Title: "Quicker & Easier PCBs"
Published: Aug/Sep 1992
Author: Karl Lunt

Finally, someone got it right! A new product from Pulsar allows you to transfer etch-resist patterns directly to blank boards, using output from either a laser printer or photocopier. As a bonus, you can use your artwork to make custom decals.

The toner used in laser printers and photocopiers makes excellent PCB etch resist, if you can just get the toner transferred to the blank copper boards accurately. I have tried other transfer methods that use transparent film (such as TEC-200), but have wished for a more reliable technique.

These methods all use essentially the same concept. You begin with an etch pattern, either taken from a magazine or built as graphics file on a PC. You copy this image onto the transfer film using a photocopier for magazine artwork or a laser printer for PC files.

Next, you place the film, toner-side down, against a blank piece of copperclad board. You then use heat and pressure to remelt the toner and move it from the film directly onto the copperclad. This transfer is typically done with a clothes iron on a high heat setting.

Finally, you peel the film from the copperclad, leaving behind the toner as an etch resist. It is this last step where previous transfer systems have had difficulties. [With regards to those other products] the remelted toner sticks very well to the copperclad board, but some toner usually remains stuck to the transfer film. This leaves blank spots (voids) in the etch resist pattern when you peel the transfer film free.[With these other transfer products] I have never been able to get reliable toner transfers, though others claim excellent results with the TEC-200.

Pulsar's new Toner Transfer System uses the same basic remelted toner concept, but the transfer medium is a plastic-coated paper instead of a film. [What the author was referring to is not a plastic coating, but rather the water soluble coating itself that does take on a plastic sheen about itself.]

MY FIRST ATTEMPT:

Frank Miller, president of Pulsar, sent me a couple of packages of his [TTS] Toner Transfer System paper to try out. He also included a sheet of the transfer paper with sample etching patterns already copied onto it. I used one of these 3" x 2" sample patterns for my first test. I started by cleaning the blank copperclad, using first soap and water, then isopropyl alcohol. Every toner transfer method I have used has stressed the importance of beginning with a completely clean board; Pulsar's system is no exception.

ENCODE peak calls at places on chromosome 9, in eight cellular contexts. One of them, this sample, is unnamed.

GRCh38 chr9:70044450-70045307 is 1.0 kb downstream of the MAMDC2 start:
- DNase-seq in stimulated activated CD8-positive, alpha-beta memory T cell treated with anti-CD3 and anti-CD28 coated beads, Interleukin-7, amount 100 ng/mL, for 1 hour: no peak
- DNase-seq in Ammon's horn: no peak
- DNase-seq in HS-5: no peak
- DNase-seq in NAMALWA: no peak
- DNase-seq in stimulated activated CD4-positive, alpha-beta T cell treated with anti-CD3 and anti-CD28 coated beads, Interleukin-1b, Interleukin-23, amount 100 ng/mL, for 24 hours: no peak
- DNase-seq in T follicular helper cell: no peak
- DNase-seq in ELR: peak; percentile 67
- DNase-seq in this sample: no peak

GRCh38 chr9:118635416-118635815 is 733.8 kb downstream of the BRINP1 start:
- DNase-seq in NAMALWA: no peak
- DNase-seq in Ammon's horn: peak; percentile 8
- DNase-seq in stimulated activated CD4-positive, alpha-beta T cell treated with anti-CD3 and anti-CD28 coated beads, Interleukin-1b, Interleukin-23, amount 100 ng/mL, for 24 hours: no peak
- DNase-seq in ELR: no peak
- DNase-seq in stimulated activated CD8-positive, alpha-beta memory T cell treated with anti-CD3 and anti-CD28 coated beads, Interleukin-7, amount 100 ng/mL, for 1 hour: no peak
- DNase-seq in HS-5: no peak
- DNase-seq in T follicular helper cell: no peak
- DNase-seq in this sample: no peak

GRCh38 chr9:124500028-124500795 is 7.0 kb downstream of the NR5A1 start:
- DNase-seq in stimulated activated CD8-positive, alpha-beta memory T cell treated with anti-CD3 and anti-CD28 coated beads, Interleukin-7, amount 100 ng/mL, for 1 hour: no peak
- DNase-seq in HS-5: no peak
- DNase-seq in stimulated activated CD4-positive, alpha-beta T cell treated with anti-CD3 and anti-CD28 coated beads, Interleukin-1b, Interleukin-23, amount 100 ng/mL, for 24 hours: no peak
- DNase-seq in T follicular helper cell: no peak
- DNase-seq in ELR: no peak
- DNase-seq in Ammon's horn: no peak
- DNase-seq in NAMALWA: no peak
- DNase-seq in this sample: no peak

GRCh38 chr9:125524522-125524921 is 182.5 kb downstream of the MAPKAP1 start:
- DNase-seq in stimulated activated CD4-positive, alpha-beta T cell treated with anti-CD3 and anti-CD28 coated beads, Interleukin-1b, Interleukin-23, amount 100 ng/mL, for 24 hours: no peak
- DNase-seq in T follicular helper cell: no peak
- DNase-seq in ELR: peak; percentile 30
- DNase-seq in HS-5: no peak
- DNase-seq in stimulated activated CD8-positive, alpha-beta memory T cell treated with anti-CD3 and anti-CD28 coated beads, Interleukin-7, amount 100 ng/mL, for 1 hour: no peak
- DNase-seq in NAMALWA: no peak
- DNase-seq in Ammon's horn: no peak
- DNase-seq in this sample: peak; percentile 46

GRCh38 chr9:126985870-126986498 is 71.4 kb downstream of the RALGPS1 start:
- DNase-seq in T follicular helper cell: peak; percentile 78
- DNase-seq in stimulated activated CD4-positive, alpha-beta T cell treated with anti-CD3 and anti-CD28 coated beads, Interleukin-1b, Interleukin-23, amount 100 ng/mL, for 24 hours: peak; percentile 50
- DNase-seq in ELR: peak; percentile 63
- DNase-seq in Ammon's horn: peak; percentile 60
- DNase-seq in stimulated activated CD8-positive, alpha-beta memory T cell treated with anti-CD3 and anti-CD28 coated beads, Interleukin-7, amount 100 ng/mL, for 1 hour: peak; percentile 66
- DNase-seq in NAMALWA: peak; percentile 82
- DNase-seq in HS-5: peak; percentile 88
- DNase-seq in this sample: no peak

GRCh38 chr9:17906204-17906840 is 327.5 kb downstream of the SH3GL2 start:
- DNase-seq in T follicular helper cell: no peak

I then plugged in my wife's clothes iron and set it for COTTON fabrics (about 300 degrees). The TTS instructions clearly state that the iron must not have any water in it. Applying moisture to the back of the paper while ironing would ruin the toner transfer.

I spread a dry terry cloth wash cloth down on my workbench to form an ironing surface. I laid the blank copperclad board, copper-side up, in the center of the cloth. I then placed the transfer sample, toner-side down, on the copperclad board and aligned it properly.

Next, I covered the board and transfer paper with a protective sheet of heavy paper. This paper provides a smooth surface for the iron and prevents the transfer paper from charring or burning under the high heat.

I then started a timer for the four minutes and began carefully ironing the transfer paper. Per the TTS instructions, I used only the iron's weight for pressure and kept the iron moving smoothly and slowly over the transfer paper. [See current instructions for the correct way to calibrate an iron]. After the four minutes elapsed, I set the iron aside and used a spatula to carefully put the copperclad and transfer paper into a bowl of water. I made sure to not disturb the transfer paper, as the board was still very hot and the toner might have smeared.

After about a minute of soaking, the paper backing actually floated free of the copperclad, leaving behind a perfect toner transfer. The sample artwork contained a 40-pin IC layout, complete with traces of various widths from .010 to .025 inches. All traces transferred beautifully; even traces run between pads showed good separation between traces and pads.

I etched the board in heated ferric chloride, then removed the toner using acetone (nail polish remover) and a nylon scrubbing pad. Finally, I could take a close look at the results.

The copper pattern contained no breaks or voids in any traces. A block of text in various sizes showed some breakup in the 4-, 5-, and 6-point lettering, but the 7-point and larger type was clear and well-formed.

One section of the sample only .020 inches wide contained a pattern of nine parallel .010-inch traces. These traces were perfectly formed, without gaps in any trace or merging of any traces.

A REAL TEST:

So much for using the sample artwork supplied by Pulsar; now to try the transfer process with some of my own artwork.

I laid out a 555 circuit for an LD flasher, using Mac Draw II on my Macintosh Plus. The finished artwork had some 9-point lettering on it, add used .015-inch traces throughout. I had one instanced of a trace running between two IC pads.